Hair dye: allergy testing
Some people are allergic to hair dye. Warnings and safety instructions must be provided on the outer pack and on instruction leaflets contained inside hair colourants. The instructions must state that an Allergy Alert Test should be carried out by all users of a product, even if they have previously used hair colour. The instructions must further lay out how to carry out the test, although these instructions may vary between manufacturers.
To find out more about allergy:
Facts about Allergy from the UK Cosmetic, Toiletry & Perfumery Association (CTPA)
Colour Well, Colour Wise - industry’s information website for consumers and professionals
Children and toothpaste: fluoride-based toothpastes
Children’s toothpaste is labelled with a recommended quantity and instructions for use. Swallowing a small amount of toothpaste when brushing is safe.
Fluoride in toothpaste drastically improves dental health, and is safe for use by children. EU Regulation stipulates maximum levels of fluoride that may be used. For children, Member States have issued guidelines for recommended fluoride levels in toothpastes.
Benefits of cosmetics
While some people believe that cosmetic and personal care products are a recent invention, discoveries of their use and widespread benefits go back thousands of years. Today, Europe’s 500 million consumers use them to protect their health, enhance wellbeing and boost their self-esteem.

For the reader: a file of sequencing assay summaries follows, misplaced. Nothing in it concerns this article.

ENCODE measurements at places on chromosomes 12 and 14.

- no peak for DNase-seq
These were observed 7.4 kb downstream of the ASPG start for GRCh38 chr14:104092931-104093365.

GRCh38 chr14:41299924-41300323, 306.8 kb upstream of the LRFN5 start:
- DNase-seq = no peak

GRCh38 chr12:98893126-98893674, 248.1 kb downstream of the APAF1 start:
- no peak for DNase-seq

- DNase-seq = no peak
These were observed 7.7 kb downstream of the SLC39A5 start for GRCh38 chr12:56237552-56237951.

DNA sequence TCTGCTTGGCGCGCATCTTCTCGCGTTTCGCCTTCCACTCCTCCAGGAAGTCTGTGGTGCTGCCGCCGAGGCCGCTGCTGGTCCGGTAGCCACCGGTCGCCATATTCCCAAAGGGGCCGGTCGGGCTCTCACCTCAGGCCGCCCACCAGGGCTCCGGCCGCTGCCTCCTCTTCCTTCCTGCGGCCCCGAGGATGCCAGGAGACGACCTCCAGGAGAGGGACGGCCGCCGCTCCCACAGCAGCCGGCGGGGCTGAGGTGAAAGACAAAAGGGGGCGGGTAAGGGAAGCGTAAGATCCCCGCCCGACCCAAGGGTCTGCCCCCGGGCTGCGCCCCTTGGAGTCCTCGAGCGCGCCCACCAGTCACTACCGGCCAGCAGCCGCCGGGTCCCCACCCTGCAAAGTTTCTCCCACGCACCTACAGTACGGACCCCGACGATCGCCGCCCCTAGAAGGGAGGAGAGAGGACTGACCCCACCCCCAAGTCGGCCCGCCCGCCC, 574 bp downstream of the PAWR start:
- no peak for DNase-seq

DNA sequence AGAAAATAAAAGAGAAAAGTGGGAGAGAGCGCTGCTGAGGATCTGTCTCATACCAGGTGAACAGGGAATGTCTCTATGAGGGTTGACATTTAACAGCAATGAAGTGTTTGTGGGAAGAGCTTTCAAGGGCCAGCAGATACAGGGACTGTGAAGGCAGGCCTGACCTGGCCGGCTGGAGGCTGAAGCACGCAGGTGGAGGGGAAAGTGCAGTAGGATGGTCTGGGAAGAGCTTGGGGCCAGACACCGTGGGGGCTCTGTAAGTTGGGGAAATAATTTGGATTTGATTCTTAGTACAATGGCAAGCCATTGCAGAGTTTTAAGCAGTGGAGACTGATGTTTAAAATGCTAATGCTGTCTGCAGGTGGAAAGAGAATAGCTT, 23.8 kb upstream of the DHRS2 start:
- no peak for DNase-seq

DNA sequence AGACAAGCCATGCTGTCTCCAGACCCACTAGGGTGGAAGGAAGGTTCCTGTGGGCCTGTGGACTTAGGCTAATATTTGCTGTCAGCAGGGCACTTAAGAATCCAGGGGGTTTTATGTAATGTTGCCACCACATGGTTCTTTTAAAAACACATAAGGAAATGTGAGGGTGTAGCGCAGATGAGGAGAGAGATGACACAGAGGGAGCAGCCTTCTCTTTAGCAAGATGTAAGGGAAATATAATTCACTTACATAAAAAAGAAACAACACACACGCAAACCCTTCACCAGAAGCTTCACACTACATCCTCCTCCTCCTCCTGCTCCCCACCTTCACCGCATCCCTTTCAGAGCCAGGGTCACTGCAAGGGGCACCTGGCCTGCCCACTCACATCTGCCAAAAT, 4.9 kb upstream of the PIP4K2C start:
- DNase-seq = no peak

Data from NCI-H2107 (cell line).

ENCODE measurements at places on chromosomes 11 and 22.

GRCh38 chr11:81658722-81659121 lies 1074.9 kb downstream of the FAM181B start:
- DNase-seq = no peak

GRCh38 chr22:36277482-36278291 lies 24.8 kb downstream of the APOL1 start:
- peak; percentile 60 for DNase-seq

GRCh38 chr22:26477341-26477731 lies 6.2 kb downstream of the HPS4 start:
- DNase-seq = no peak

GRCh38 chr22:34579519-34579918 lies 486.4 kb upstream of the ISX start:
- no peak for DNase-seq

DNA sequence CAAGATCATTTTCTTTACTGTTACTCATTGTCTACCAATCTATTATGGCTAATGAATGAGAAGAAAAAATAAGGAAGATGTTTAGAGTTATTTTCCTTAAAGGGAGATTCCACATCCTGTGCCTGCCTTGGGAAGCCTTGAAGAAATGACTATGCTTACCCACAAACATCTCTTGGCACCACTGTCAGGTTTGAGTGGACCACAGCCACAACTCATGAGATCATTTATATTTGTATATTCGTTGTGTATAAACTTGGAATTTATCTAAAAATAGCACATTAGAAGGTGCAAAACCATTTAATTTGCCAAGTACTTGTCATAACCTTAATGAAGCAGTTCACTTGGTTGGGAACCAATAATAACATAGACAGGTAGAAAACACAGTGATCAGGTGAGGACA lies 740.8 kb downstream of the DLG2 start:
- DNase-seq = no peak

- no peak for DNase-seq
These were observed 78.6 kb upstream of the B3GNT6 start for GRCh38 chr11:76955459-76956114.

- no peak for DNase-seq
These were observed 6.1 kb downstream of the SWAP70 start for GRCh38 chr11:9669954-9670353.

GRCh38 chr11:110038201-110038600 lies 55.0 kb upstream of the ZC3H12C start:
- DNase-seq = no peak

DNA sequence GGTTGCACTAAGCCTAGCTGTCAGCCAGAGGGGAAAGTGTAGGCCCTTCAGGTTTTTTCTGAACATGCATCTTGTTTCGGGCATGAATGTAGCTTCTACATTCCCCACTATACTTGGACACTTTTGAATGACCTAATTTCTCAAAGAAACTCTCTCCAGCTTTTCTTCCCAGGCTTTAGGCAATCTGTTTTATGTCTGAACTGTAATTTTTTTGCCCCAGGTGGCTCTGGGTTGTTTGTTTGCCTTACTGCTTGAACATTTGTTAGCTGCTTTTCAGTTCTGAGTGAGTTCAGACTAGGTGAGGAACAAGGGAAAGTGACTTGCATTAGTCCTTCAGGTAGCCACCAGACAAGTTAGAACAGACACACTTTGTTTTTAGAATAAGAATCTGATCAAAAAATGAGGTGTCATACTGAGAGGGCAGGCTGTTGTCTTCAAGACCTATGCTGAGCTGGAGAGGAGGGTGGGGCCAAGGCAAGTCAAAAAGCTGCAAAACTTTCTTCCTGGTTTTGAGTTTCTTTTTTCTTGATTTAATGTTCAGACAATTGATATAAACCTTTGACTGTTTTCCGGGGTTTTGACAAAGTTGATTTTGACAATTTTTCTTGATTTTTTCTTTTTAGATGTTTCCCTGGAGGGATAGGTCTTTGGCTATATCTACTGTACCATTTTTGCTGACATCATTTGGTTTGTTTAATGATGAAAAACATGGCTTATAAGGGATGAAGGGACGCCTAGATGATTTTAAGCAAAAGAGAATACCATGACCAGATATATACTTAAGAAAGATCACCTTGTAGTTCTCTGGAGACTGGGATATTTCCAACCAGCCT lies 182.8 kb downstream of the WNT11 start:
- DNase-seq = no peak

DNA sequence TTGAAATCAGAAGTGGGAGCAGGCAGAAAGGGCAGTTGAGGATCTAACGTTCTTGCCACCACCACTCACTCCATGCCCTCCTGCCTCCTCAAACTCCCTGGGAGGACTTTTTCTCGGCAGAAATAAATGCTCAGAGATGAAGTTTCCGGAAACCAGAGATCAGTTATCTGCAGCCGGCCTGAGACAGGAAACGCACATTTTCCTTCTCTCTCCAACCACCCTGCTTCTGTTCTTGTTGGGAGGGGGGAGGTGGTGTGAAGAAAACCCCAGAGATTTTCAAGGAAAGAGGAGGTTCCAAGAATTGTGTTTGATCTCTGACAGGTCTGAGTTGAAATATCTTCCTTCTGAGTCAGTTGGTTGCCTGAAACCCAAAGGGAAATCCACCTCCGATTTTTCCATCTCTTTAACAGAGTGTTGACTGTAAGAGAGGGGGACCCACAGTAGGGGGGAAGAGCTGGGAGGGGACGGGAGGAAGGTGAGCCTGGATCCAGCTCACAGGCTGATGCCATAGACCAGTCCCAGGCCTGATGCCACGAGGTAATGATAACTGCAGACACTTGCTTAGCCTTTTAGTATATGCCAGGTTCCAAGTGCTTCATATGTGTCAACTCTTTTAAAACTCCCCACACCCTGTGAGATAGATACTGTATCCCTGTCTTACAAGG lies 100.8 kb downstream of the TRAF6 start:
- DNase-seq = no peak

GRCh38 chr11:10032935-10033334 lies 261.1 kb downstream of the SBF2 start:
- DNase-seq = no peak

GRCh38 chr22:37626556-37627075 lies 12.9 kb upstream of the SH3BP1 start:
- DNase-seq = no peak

Cosmetics contribute to wellbeing and healthy lifestyles. Our hands carry pathogens from contaminated sources; so simple tasks such as washing hands with soap can help prevent serious illness. Indeed, multiple studies have shown that the leading causes of child mortality in developing countries, diarrhoea and respiratory infections, can be prevented by hand washing with soap. The use of toothpaste, particularly when containing fluoride, reduces the prevalence of dental caries. Toothpaste reduces plaque and tartar, which can lead to tooth damage and gum disease. Beyond health, there are economic advantages to dental care: there is strong evidence that the benefits of preventing tooth decay far exceed the costs of treatment. Indeed, if we assume that, without toothpaste, total expenditure on oral health would be 5% higher, the total benefits of using toothpaste (in terms of avoided costs) would be approximately €26.5 billion by 2020.